She thinks of Andrea Yates often. She can remember the day that she heard about the murders on the news. Andrea Yates, mother of five, drowned each of her small children in a bathtub. She shuddered that day. Monster, not mother.
Seven years later, she still shudders at the thought of Andrea Yates’ actions. Innocent children killed by their own mother. The person they love more than anyone harming them. The last few moments of their young lives…she cannot bear to think of them.
Seven years later, she understands Andrea Yates. Andrea Yates thought she was a bad mother. Andrea Yates thought her children would be better off without her. She understands these feelings. She feels the same thing. Her children would be better off without her.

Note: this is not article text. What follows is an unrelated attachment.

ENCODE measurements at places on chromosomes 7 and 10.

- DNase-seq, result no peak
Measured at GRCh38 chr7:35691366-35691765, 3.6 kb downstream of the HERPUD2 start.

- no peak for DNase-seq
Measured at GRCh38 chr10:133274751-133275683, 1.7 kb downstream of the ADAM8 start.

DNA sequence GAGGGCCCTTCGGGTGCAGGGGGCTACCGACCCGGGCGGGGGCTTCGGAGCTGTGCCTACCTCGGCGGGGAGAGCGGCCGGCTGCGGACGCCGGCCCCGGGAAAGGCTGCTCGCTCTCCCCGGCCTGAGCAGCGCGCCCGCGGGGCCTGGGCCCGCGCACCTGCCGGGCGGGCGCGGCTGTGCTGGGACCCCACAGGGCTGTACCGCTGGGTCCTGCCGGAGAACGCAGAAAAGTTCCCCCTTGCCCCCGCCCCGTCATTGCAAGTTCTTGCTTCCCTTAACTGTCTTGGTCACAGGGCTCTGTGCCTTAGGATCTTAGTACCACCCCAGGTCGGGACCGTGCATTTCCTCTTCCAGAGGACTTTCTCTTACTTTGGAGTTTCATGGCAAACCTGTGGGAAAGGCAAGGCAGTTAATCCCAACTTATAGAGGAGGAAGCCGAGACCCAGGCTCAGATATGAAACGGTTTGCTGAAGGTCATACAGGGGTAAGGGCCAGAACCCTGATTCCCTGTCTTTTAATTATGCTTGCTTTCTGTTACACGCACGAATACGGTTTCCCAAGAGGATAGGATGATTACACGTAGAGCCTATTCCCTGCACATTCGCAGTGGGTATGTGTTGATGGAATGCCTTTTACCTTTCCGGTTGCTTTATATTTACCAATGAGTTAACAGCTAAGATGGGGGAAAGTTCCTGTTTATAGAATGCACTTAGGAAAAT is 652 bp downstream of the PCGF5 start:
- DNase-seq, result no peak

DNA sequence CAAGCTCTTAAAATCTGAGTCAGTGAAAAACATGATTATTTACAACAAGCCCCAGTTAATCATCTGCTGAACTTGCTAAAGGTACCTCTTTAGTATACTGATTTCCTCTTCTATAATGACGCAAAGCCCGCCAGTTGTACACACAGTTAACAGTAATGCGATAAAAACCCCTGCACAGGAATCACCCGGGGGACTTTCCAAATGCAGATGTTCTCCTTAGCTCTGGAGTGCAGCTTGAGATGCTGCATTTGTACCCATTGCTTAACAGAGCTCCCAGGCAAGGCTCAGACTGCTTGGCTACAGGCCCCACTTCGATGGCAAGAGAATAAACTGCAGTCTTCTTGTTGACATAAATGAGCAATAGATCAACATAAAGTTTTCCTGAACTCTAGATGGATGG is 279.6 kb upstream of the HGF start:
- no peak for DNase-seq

She could never harm her children. She could never harm herself. All she could offer was to leave. That’s all she could do.
She would leave a note. It would tell them that she loves them. She loves them so much that’s why she left. She wants a better life for them than she can possibly give them. She wants them to grow up so happy and well –adjusted and not sad and depressed like her. She can already see them judging her and comparing her to other woman and recognizing that their mom has flaws. She knows that it will only get worse as they get older. She knows that she will start to lose her shine in their eyes. She knows that eventually they will hate her.